A few weeks ago, I bought a pair of Seirus gloves. They’re billed as windproof and weatherproof. Now, I’ve only worn them a handful (no pun intended) of times. Yet I’m liking what I’m seeing (or should I say feeling!). They’re definitely warmer than any other pair of gloves I’ve owned. While my Raynaud’s has still flared up while wearing them, it’s been much less intense than in any of my other gloves or mittens. The downside: They’re snug-fitting and harder to get on/off than the others. Still, they’re definitely worth it! A huge thumbs up.
Holiday Gifts: Gear + Equipment
Sea-to-Summit Sleeping Bag Liner
I thru-hiked the Potomac Heritage Trail (PHT) in September, then did a week on the Kekekabic Trail in October. It was often muggy and in the 70s F (21.1+ C) overnight on the PHT, but cold (30-40 F / -1.1-4.4 C) during my nights on the Kek. I sweat through far too many nights on the PHT, with my warm sleeping quilt. But then, while packing for the Kek, I found this Sea-to-Summit sleeping bag liner that I’d forgotten I’d purchased.
The liner would have been a perfect substitute for the quilt during my PHT trek. On the Kek, I added it to my quilt and was toasty warm every night. The liner adds up to 20 F of warmth in your sleeping bag, and as a stand-alone is light and cozy. The only downside is that it’s somewhat heavy at 9.3 oz (263 g). And while it has its own stuff sack, it’s rather bulky. Still, I’d jettison something else before this.
Sea-to-Summit Collapsible Plate
Backpacking with a plate seemed silly to me. After all, I mostly eat freeze-dried backpacker meals, which you eat out of the pouch. But I bought this plate on a whim and found it’s actually quite useful. I first used it while hiking the Natchez Trace. I was car-camping, not backpacking, so the extra weight wasn’t an issue. Since I love to have salads with dinner – something I can do while car-camping – I used this plate for my salads, then ate my freeze-dried meals from the pouch.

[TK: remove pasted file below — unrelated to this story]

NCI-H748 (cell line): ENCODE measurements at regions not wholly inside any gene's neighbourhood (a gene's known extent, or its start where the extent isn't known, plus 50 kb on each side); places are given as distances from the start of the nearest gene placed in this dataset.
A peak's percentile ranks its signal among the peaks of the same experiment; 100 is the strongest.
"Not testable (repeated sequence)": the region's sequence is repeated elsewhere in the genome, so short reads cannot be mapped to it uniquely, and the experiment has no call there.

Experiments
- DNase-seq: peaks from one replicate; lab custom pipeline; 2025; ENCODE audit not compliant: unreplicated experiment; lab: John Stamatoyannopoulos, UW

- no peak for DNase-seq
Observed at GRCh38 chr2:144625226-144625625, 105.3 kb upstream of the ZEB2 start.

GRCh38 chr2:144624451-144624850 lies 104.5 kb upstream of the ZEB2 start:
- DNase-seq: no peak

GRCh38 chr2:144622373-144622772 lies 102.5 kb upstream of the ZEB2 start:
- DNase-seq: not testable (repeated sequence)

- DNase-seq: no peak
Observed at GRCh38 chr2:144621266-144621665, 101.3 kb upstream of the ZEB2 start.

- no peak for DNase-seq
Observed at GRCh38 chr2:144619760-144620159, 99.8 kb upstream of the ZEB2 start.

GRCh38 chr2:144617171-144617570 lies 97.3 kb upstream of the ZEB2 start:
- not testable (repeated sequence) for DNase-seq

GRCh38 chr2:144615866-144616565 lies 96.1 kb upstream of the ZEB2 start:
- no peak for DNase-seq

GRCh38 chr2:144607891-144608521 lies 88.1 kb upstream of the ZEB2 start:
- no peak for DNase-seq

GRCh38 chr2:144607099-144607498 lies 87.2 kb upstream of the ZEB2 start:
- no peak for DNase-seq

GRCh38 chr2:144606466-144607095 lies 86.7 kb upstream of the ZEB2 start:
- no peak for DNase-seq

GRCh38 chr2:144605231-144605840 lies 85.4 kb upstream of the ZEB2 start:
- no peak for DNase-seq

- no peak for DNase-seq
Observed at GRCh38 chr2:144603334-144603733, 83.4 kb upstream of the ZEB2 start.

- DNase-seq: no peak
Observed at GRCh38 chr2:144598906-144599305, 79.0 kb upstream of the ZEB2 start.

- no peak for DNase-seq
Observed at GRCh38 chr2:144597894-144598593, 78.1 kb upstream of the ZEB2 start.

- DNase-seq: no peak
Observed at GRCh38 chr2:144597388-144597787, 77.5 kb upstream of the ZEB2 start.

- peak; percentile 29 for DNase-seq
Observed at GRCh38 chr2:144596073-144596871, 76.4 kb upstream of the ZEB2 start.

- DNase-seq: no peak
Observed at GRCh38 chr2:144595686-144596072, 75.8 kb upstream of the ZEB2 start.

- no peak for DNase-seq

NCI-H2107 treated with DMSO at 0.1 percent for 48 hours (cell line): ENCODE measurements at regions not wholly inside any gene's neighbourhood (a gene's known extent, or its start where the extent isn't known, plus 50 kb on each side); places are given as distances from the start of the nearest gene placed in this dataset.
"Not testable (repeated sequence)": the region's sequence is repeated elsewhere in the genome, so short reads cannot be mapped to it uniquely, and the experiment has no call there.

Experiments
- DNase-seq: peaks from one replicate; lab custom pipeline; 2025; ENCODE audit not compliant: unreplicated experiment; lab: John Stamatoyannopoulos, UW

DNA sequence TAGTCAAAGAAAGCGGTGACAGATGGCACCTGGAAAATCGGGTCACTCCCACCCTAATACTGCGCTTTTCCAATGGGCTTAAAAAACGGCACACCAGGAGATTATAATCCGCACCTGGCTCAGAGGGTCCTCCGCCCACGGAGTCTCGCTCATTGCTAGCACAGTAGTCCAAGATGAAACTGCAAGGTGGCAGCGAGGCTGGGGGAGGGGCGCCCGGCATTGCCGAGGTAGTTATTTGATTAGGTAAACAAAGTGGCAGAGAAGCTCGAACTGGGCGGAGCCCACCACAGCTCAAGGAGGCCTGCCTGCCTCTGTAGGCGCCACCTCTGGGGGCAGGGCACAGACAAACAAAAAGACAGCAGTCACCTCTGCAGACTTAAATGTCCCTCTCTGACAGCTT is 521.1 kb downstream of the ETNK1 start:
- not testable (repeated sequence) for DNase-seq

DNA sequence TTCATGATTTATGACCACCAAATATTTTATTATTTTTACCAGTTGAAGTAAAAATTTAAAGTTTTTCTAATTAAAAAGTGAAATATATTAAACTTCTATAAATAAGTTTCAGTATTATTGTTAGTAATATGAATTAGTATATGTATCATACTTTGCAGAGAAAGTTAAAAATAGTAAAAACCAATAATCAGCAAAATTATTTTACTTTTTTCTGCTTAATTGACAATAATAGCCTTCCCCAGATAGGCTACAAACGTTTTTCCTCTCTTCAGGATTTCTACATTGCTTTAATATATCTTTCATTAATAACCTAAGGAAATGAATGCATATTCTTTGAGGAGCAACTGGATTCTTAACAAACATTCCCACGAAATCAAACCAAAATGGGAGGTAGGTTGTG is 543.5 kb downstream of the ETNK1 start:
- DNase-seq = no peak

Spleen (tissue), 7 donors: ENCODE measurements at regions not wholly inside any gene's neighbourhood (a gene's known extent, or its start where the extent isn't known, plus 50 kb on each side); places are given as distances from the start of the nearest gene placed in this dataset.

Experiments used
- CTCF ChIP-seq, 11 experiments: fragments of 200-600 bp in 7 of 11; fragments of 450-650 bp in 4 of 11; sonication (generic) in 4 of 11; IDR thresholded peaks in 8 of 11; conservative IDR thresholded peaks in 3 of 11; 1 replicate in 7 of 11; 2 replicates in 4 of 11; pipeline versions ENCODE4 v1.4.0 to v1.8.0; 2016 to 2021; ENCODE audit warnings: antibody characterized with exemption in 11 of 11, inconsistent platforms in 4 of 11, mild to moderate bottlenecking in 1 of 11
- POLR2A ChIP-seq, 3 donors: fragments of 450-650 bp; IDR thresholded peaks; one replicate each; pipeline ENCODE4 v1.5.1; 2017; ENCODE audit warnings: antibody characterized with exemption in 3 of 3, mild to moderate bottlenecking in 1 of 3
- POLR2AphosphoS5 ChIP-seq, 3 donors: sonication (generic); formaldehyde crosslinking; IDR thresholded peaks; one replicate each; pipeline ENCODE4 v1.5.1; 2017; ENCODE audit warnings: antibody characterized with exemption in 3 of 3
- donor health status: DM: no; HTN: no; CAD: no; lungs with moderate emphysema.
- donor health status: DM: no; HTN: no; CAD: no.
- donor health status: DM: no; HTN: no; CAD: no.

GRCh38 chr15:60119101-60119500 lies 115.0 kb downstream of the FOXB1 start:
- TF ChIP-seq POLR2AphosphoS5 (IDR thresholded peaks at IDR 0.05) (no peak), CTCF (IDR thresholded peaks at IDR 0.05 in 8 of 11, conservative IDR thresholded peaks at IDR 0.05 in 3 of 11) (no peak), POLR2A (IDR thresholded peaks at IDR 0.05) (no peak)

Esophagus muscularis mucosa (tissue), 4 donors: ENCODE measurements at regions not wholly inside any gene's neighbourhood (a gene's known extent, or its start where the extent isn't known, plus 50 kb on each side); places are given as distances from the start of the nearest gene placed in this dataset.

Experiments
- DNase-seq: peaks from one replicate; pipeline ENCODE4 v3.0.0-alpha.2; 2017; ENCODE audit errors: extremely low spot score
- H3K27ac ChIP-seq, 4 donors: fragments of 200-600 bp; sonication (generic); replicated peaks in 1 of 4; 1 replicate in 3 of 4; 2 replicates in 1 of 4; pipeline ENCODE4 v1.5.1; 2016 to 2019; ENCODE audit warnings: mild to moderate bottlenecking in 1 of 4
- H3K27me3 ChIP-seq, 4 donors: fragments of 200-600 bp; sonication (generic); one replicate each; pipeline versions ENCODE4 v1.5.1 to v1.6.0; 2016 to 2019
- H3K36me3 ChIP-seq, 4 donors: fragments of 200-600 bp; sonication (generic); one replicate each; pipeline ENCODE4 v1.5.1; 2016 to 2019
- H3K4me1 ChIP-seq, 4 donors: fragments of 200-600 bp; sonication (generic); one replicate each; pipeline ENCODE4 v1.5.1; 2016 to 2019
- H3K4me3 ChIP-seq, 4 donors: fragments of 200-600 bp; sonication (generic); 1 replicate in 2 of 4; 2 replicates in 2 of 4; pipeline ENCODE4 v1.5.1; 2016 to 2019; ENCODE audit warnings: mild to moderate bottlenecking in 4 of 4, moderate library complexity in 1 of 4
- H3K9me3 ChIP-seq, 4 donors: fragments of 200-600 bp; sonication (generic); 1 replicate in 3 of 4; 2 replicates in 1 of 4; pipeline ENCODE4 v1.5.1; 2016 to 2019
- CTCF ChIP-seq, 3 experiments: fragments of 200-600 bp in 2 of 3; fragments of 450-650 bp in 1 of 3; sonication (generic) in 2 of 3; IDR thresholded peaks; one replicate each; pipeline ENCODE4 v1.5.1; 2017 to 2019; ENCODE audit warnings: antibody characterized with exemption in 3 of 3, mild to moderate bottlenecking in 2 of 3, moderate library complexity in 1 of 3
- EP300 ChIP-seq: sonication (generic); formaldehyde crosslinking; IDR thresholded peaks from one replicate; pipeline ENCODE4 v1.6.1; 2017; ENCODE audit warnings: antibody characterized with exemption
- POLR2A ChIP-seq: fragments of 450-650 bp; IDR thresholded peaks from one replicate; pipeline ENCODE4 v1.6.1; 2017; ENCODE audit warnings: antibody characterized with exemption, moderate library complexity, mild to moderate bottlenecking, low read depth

While backpacking on the PHT and Kek, I didn’t have salads. But I’ve started dehydrating some of my own meals, and used the plate for those. It also came in handy in the mornings. I could set my Pop Tarts and coffee mug in the plate, which has a firm bottom, and not worry about my coffee spilling.
Anker Portable Battery Charger
I’ve tried various battery chargers over the years for my phones, and the best by far come from Anker. The model I’m linking to here is the closest to the (older) one I have, that can fully charge my iPhone 12 five times. That’s enough to allow me several days of backpacking before I need to hit a town to recharge it. There are newer chargers out that that are cordless and attach to the back of your phone. If they’re Anker, they’re probably great quality. And they may be lighter than the one I have. But I’m only recommending products I’ve tried. And this one is great.
Excalibur Food Dehydrator
Never say never. I swore I’d never backpack or camp, and now I do (and love) both. I swore I’d never start dehydrating my own meals, but I’ve started doing just that. I received this Excalibur dehydrator for Christmas 2020 and so far it works like a charm. I’m not that experienced yet; so far I’ve only dehydrated some fruit, veggies, pasta and yogurt. But I love it.
Excalibur is a top name in dehydrators. I was afraid that if I tried a small, cheap version that wasn’t awesome from the start, I’d be discouraged. So I splurged on one of the better Excalibur models that comes with a timer and nine trays. It’s been super easy (and fun) to use, and I look forward to experimenting with many more foods in 2022.
Check Out These Items, Too
Here’s a list of some of my other favorite hiking items in case you need more ideas.
Enlightened Equipment sleeping quilt